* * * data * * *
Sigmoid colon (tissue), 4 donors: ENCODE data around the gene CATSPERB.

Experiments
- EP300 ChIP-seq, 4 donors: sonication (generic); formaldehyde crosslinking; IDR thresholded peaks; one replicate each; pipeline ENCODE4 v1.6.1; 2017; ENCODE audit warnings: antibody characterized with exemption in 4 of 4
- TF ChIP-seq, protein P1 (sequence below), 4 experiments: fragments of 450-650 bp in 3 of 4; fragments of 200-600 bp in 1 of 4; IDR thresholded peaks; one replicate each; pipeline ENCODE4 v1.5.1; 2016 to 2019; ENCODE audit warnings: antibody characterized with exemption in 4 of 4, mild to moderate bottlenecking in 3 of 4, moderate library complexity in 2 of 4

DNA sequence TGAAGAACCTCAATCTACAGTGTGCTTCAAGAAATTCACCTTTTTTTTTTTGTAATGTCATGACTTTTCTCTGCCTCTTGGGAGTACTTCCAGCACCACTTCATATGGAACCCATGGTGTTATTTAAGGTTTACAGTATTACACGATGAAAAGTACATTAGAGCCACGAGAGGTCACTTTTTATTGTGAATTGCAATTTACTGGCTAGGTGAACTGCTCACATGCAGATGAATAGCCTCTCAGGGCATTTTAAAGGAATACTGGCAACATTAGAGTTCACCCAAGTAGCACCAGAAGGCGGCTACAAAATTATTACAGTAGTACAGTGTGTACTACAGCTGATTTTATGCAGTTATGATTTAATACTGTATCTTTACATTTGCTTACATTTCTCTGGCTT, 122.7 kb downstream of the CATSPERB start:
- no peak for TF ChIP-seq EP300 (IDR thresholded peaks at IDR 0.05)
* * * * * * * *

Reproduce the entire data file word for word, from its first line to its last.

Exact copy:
Sigmoid colon (tissue), 4 donors: ENCODE data around the gene CATSPERB.

Experiments
- EP300 ChIP-seq, 4 donors: sonication (generic); formaldehyde crosslinking; IDR thresholded peaks; one replicate each; pipeline ENCODE4 v1.6.1; 2017; ENCODE audit warnings: antibody characterized with exemption in 4 of 4
- TF ChIP-seq, protein P1 (sequence below), 4 experiments: fragments of 450-650 bp in 3 of 4; fragments of 200-600 bp in 1 of 4; IDR thresholded peaks; one replicate each; pipeline ENCODE4 v1.5.1; 2016 to 2019; ENCODE audit warnings: antibody characterized with exemption in 4 of 4, mild to moderate bottlenecking in 3 of 4, moderate library complexity in 2 of 4

DNA sequence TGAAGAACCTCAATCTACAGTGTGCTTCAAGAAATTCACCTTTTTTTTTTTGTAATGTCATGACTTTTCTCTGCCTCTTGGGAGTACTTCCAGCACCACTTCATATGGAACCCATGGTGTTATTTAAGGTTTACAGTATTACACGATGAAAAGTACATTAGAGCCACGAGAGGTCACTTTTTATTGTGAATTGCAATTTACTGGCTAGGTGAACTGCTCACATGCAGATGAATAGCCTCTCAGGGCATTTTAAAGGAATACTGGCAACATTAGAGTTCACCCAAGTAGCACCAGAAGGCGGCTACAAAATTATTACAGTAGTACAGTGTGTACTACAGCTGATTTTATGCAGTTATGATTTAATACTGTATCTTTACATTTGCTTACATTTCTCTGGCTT, 122.7 kb downstream of the CATSPERB start:
- no peak for TF ChIP-seq EP300 (IDR thresholded peaks at IDR 0.05)